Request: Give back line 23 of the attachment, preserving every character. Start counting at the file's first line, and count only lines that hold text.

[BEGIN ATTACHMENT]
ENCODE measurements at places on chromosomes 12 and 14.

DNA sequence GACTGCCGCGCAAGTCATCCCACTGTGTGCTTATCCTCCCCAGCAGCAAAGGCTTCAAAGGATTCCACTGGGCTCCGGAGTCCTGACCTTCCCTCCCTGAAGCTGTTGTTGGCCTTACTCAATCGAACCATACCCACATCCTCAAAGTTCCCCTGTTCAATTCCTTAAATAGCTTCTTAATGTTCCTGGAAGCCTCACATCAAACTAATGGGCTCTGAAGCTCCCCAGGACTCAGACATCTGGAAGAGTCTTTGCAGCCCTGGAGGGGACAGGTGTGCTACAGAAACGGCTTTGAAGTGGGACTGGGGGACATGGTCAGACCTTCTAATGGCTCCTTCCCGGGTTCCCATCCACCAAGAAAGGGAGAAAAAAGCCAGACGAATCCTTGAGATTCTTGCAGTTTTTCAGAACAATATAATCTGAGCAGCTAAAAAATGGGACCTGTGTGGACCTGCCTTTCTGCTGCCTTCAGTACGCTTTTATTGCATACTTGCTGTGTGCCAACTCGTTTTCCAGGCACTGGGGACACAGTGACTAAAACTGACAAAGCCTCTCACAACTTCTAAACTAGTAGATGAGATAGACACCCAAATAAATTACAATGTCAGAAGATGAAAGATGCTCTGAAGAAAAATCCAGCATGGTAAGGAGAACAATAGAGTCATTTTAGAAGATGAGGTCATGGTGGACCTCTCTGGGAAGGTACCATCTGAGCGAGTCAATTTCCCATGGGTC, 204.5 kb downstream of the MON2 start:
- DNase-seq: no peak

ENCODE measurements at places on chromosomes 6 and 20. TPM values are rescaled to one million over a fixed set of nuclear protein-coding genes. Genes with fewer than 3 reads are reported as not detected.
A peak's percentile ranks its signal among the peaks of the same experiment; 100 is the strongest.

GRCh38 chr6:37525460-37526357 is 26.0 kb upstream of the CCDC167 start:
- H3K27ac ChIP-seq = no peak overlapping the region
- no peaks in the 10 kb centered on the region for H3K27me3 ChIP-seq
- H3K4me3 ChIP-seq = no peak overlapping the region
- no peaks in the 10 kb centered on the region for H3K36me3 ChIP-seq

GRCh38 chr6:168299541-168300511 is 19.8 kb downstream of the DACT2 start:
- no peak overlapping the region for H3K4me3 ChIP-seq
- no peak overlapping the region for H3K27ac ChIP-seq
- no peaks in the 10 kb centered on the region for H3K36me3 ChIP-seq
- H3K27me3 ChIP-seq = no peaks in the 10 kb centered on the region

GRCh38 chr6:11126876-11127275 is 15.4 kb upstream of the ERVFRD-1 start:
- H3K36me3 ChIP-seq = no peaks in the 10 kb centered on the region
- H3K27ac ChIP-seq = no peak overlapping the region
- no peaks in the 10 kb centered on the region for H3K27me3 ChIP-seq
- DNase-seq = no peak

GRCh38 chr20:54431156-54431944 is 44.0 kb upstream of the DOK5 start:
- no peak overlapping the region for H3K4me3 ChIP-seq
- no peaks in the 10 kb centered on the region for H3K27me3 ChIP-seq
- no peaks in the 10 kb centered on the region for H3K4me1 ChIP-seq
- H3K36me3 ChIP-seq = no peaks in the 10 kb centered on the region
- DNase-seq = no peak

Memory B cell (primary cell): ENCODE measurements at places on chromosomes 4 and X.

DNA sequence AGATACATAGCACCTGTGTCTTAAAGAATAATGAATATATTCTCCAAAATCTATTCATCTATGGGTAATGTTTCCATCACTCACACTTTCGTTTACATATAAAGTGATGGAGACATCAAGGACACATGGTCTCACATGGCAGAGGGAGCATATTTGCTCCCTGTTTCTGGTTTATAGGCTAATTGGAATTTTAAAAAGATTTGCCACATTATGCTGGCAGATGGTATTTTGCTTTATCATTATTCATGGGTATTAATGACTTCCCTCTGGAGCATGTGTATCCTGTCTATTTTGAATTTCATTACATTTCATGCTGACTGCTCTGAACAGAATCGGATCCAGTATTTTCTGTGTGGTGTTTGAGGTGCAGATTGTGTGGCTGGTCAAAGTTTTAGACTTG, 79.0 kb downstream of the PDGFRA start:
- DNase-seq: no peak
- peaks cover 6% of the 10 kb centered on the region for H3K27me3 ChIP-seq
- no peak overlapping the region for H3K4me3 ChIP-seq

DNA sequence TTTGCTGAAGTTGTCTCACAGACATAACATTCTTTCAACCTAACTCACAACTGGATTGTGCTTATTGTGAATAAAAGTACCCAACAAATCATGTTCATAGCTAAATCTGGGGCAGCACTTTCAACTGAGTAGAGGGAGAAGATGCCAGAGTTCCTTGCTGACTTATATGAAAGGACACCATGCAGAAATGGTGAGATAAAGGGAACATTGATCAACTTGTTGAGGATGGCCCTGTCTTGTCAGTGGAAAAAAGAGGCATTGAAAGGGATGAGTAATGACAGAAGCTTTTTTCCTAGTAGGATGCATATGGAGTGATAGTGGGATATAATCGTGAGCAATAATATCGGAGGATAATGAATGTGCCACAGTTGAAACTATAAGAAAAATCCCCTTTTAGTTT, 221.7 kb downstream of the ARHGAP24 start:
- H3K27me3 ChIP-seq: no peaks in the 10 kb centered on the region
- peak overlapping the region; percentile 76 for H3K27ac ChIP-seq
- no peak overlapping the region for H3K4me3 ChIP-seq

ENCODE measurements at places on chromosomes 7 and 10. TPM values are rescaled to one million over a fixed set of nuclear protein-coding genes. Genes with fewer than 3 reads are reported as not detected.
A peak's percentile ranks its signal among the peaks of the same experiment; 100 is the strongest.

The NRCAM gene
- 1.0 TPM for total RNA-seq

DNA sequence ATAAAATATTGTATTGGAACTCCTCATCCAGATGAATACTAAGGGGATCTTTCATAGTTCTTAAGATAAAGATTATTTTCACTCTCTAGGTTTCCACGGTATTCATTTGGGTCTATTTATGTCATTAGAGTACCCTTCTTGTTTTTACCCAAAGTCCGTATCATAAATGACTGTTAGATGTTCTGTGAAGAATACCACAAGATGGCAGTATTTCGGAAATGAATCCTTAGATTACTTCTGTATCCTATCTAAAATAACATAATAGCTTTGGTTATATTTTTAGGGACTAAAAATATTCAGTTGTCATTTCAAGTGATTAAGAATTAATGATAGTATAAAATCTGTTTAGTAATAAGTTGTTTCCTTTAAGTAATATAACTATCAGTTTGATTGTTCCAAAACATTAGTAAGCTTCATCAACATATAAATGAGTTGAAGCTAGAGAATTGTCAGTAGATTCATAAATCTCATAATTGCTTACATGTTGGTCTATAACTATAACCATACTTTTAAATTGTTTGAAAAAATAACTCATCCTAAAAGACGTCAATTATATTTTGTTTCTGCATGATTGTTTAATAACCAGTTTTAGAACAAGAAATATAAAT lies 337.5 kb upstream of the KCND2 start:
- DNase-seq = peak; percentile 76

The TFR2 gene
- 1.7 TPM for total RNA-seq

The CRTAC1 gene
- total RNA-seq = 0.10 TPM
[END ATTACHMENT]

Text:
- no peaks in the 10 kb centered on the region for H3K27me3 ChIP-seq